‘\r’: carriage return (when you press the enter key)
‘\n’: new line
‘\t’: tab

Most C environments use \n alone to go to the beginning of a new line. However, some
terminals expect both \n and \r to advance to the beginning of the next line. In particular,
the PIC should send both characters when writing to a HyperTerm terminal.
The character 0 is called the null character. It terminates a string.


A string is an array of characters. Each character is a byte representing the ASCII code
for that letter, number, or symbol. The array has a size, specifying the maximum length
of the string, but the actual length of the string could be shorter. In C, the length of the
string is determined by looking for a NULL character (0x00) at the end of the string.
void strcpy(char *src, char *dst)
int i = 0;
do {
dst[i] = src[i]; // copy characters one byte at a time
} while (src[i++] != NULL); // until the NULL terminator is found

Inline Assembly

Occasionally you might want to include assembly code in parts of your program. It is
possible with the C18 compiler to include inline assembly, but you should use it
sparingly as the compiler will not optimize your code. Begin a block of assembly code
with _asm and end with _endasm.
The syntax inline assembly code is similar to the MPLAB assembler, with some
• No assembler directive support
• Comments should be in C notation – // instead of ;
• No default values for operands – Optional operands such as d (controls to/from
WREG) for movf (and others) are required to be specified.
• Literals must use C radix notation – For hex, 0xABCD and not h’ABCD’.
• Labels must include colons – Always include : in label:
An example of calling a C function from inline assembly is given in the interrupts

Direct Hardware Access

You may access most special function registers, by the names given in the PIC’s
datasheet, by including the header file “p18f452.h”. Some registers are included in other
header files, for example, timer registers (TMR0, T0CON, etc) are in “timers.h”.
Individual bits of a special function register may be accessed through a C structure named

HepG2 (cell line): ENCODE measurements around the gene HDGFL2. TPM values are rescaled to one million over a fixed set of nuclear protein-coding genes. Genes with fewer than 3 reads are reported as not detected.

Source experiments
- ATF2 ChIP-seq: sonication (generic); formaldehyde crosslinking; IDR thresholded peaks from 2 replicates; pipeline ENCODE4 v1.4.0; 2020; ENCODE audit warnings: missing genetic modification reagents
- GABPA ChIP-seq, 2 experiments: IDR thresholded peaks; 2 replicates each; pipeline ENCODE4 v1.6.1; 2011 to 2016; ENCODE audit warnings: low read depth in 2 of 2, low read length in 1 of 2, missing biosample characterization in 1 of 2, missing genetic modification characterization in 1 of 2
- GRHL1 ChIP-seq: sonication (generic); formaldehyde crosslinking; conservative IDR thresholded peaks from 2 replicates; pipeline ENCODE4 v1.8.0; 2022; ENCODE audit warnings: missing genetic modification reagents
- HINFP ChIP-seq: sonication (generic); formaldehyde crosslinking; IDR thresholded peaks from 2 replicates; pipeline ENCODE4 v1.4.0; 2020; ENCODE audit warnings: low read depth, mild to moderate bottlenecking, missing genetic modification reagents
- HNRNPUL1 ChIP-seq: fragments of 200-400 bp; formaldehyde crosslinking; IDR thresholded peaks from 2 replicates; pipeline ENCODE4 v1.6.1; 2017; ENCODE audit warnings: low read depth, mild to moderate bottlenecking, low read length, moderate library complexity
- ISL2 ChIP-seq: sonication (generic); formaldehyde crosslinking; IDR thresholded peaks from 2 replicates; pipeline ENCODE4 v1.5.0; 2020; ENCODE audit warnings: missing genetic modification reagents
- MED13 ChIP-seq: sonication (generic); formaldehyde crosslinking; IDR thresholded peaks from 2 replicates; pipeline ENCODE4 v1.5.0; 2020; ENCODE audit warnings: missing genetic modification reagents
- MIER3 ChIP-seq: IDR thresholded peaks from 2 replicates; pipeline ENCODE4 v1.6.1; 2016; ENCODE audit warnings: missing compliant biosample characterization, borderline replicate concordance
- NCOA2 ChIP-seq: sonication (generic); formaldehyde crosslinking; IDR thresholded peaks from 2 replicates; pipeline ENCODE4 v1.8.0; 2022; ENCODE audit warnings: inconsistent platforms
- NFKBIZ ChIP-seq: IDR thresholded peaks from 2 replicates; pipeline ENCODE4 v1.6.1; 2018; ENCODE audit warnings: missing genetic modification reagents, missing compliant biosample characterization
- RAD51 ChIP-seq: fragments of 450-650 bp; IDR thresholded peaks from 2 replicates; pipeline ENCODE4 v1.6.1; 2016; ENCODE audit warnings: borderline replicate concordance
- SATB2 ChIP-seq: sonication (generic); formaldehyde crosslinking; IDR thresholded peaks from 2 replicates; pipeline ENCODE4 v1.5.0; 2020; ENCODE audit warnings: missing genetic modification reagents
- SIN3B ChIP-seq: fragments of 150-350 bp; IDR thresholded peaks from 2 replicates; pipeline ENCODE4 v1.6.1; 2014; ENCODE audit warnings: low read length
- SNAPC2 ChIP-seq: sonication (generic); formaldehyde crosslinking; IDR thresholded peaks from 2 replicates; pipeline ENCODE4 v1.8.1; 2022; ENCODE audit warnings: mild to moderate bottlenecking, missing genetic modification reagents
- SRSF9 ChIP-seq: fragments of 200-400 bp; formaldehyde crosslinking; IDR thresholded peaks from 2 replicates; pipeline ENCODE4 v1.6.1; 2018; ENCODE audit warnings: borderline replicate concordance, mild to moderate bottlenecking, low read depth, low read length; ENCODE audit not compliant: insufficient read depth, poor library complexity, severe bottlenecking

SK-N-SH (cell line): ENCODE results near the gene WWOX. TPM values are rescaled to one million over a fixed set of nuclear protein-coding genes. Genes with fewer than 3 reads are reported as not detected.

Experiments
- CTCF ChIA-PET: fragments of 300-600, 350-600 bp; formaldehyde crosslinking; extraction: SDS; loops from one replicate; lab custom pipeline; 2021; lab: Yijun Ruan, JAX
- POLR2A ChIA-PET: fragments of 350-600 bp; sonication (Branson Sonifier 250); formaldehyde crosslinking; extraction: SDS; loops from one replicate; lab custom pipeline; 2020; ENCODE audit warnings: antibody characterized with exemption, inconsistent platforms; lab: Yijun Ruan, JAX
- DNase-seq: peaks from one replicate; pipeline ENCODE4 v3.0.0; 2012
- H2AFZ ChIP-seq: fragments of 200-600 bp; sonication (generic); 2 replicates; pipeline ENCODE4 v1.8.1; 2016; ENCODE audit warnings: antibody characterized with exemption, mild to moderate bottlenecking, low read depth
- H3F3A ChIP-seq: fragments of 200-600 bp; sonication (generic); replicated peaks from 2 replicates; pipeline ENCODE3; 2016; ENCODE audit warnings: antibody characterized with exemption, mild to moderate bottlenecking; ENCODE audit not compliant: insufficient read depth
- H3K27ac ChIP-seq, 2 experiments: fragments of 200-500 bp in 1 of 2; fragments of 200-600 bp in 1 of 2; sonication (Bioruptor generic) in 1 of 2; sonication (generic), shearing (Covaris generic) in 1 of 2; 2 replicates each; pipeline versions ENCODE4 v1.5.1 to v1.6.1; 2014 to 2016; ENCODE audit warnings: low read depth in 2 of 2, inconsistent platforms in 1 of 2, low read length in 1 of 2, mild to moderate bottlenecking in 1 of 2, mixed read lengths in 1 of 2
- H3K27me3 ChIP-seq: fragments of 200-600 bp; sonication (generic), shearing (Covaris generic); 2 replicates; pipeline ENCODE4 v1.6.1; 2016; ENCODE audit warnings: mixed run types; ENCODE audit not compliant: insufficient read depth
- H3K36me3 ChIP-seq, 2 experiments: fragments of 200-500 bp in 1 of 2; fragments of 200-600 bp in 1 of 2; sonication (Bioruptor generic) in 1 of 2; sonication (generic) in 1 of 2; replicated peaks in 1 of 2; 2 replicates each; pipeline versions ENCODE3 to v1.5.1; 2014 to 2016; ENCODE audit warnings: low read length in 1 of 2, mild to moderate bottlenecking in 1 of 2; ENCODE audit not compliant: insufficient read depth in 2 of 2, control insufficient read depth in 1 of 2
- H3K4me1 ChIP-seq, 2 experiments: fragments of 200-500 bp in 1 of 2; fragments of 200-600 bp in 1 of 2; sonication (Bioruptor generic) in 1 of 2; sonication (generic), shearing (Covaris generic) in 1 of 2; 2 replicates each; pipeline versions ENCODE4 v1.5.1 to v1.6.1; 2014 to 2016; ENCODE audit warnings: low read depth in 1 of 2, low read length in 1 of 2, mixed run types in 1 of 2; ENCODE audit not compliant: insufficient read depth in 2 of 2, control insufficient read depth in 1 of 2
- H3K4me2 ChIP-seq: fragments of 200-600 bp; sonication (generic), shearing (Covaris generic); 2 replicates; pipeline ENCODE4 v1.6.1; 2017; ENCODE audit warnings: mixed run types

by appending “bits” to the special function register’s name. The individual bits share the
name given in the PIC’s datasheet. For example, all of INTCON, the interrupt control
register, may be accessed (as an unsigned char) by just using “INTCON” or individual
bits may be accessed (as boolean variables) like INTCONbits.TMR0IF.
TRISD = 0;
PORTD = 0xA5; // turn on four of the LEDs


The C18 compiler comes bundled with C libraries to make a PIC programmer’s life
easier. Refer to the MPLAB C18 C Compiler Libraries manual for information about the
different library functions included with C18; they would not all fit in this
documentation. Header files might need to be included depending on what functions you
are using. A sampling of the categories of functions included:
• Basic PIC features: A/D Converter, Input Capture, I2
C, I/O Port, Microwire,
Pulse-Width Modulation, SPI, Timer, USART.
• External LCD
• Data Conversion – Including string to integer conversions, pseudo-random
number generation, lower/upper-case ASCII conversion.
• Memory and String Manipulation – Copy data from different memory locations,
compare strings, determine length of strings, tokenize strings, etc.
• Delay Functions
• Reset Functions – Determine if reset was caused by a brown-out, low voltage,
MCLR pin, watchdog timer, or wake-up.
• Character Output – printf, fprintf, putc, and other conventional string and
character output functions.